Undergraduate Student Government passed two resolutions unanimously Wednesday night that call for the expansion of dining hall hours and a university-wide policy for excused absences. Both passed with unanimous consent in general assembly Wednesday night.
The future of the resolutions, which are not binding, are uncertain.
“The Office of Student Life welcomes student input,” spokesman Dave Isaacs said in a statement to The Lantern. “We view USG to be a vital partner in our effort to create the extraordinary student experience for all Ohio State students, and value their interest and engagement.”
The dining resolution seeks to give students with meal plans more options in the hours they can use the plans. It was authored and sponsored by Kimmy Sullivan, a second-year in political science and international studies.
“We want to get rid of any gaps (in dining hall hours) in the day, as well as extending them later into the night, so students have more flexibility,” she said.
The resolution states that the closing times of 10 p.m. on weekdays and 8 p.m. on weekends at Traditions locations is too early for many students. It lists seven Big Ten universities with later weekday hours than OSU and six with later weekend hours.
Discussion of the resolution lasted just less than 20 minutes and centered around concerns of keeping the student employees who staff the dining halls at work later.
“By extending the hours it’ll just take more time away from (student-employees’) learning time. And by extending hours on the weekends, it will affect that even more,” said Vincent Liu, a fourth-year in sociology and communication, as well as USG’s international student emissary.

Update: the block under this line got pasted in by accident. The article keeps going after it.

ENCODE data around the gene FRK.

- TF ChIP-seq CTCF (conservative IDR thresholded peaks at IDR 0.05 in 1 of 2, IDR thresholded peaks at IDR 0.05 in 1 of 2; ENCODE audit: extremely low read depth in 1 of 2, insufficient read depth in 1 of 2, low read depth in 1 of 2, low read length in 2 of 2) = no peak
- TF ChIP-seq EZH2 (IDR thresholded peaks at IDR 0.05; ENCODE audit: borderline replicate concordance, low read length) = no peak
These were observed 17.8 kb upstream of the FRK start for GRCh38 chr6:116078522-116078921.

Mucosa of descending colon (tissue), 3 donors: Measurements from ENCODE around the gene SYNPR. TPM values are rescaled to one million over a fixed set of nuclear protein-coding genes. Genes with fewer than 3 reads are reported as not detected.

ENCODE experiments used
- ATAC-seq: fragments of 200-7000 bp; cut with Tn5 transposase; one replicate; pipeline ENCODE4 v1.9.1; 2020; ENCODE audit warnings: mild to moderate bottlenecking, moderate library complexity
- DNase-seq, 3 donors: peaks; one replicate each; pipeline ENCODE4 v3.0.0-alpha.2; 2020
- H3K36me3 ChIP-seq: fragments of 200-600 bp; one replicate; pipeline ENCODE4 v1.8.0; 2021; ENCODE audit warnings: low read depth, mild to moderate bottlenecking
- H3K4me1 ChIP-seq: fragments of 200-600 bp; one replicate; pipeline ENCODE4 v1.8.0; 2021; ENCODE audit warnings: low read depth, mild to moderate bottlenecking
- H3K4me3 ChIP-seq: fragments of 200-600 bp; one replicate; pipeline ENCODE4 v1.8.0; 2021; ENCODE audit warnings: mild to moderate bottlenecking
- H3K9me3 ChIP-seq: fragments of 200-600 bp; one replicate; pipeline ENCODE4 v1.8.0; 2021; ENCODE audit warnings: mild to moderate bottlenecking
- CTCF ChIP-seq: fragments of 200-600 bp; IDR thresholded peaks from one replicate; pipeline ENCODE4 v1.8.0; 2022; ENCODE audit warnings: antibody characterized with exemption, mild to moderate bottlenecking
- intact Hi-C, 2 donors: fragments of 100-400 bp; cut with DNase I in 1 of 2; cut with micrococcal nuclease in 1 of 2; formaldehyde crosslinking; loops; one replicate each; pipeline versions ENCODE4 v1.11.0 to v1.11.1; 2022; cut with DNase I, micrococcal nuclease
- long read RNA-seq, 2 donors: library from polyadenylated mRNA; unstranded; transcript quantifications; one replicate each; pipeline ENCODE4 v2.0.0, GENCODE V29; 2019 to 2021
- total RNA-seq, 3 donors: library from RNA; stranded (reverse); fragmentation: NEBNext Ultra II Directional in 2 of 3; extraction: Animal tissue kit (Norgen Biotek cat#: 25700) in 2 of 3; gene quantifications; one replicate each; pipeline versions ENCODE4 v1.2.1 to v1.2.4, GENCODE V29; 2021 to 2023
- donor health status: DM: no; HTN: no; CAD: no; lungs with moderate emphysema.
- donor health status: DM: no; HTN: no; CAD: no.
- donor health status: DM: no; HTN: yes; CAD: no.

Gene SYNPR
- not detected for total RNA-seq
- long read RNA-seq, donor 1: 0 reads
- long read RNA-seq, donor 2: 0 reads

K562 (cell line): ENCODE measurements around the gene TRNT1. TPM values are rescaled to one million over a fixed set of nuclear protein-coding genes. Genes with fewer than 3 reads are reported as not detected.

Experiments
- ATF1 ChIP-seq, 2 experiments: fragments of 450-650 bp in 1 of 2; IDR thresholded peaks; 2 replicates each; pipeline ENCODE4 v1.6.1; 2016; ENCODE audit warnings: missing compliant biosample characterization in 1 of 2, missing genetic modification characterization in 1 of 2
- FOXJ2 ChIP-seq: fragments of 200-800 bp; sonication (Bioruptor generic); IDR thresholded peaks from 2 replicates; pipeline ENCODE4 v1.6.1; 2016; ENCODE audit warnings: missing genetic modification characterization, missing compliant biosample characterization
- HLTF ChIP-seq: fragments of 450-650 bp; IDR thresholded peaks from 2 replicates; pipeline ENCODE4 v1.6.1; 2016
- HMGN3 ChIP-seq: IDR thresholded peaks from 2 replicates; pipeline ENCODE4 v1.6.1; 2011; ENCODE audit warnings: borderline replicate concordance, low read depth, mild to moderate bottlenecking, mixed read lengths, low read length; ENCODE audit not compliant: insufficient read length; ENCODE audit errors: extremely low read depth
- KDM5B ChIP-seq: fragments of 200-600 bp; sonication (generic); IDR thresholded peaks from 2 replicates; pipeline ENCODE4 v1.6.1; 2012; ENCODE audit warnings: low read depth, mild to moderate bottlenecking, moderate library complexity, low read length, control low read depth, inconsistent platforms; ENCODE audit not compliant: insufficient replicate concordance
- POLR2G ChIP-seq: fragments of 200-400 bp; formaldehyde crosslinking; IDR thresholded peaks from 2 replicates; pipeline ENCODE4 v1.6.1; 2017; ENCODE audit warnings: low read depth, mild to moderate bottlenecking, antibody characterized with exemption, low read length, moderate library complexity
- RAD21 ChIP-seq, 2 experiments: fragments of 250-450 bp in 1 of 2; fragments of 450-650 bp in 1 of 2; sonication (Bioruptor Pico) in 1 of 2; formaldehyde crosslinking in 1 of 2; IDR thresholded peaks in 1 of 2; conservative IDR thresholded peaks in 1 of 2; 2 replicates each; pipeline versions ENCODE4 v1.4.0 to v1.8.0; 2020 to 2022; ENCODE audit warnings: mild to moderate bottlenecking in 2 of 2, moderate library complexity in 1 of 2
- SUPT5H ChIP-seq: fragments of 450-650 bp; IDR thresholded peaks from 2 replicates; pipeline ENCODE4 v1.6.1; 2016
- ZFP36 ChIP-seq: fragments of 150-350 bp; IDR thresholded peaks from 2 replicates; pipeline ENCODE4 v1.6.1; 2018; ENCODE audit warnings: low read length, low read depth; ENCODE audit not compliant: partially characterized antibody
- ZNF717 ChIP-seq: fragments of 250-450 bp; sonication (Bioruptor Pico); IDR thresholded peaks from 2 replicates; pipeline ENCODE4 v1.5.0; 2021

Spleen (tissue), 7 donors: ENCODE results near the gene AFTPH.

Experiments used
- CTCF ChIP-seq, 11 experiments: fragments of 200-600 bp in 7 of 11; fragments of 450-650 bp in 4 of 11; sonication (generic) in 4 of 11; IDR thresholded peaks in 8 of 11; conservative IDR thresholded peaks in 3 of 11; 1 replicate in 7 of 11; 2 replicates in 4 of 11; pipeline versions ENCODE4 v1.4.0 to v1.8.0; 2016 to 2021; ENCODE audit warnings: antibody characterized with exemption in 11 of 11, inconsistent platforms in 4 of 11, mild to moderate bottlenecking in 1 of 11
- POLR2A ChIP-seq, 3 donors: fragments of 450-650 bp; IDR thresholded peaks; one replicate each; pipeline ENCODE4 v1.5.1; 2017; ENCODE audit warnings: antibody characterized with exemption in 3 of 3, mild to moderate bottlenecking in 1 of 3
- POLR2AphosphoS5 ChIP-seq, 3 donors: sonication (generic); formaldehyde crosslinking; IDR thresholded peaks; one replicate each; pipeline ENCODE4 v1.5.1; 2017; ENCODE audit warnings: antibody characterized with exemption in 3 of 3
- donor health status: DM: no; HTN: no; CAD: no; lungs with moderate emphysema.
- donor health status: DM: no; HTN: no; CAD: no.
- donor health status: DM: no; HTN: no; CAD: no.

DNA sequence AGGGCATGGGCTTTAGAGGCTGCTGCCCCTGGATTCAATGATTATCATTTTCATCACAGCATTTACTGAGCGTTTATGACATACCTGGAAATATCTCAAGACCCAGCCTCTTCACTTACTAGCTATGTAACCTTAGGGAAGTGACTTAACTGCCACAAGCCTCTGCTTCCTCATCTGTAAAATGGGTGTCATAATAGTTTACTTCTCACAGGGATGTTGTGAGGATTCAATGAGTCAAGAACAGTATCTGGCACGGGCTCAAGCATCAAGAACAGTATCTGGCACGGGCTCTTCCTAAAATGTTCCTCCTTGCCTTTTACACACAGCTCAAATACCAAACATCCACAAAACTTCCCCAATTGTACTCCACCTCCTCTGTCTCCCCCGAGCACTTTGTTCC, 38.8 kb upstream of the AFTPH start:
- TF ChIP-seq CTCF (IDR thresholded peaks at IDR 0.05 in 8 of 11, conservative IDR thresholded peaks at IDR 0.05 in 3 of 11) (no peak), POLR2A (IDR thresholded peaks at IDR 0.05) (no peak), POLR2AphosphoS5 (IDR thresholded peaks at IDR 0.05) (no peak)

Michael Frank, a third-year in political science and economics, echoed Liu’s concern and added that the safety of workers leaving at later hours will need to be addressed.
The excused absence resolution recommends the university adopt a uniform policy for dealing with students who miss class “due to extenuating circumstances including but not limited to job interviews, illness, graduate or professional school interviews, medical emergencies, bereavement and family emergencies.” It also asks for standardization of how missed classwork and exams will be handled.
Sponsor and author of the resolution Zach Clark, a second-year in philosophy and environmental policy, said the problem with current policy is its inconsistency between different classes.
“This would help professors,” he said. “It would set a clear guideline, because oftentimes excused absences and absences in general kind of fall in this gray area where it is up to their discretion. And oftentimes professors and instructors are put in tough situations. So, this would help lay a foundation and clear guidelines as to how to deal with absences.”
The issue was personal for some members.
Jake Moawad, a third-year in chemical engineering, expressed strong support for the resolution, noting an experience in which he felt he was unfairly penalized for an absence.
“My grandmother passed away and I had to fly out to California for the funeral,” Moawad said. “But the class had a very strict three absence policy. After that, it’s a third of a letter grade (deduction). And it said there’s no difference between unexcused and excused.”
Lauren Fechtel, a second-year in history and political science, also expressed support for the resolution.
“Emergencies should be accommodated as best they can,” she said. “I just think having a standard policy would make a lot of sense.”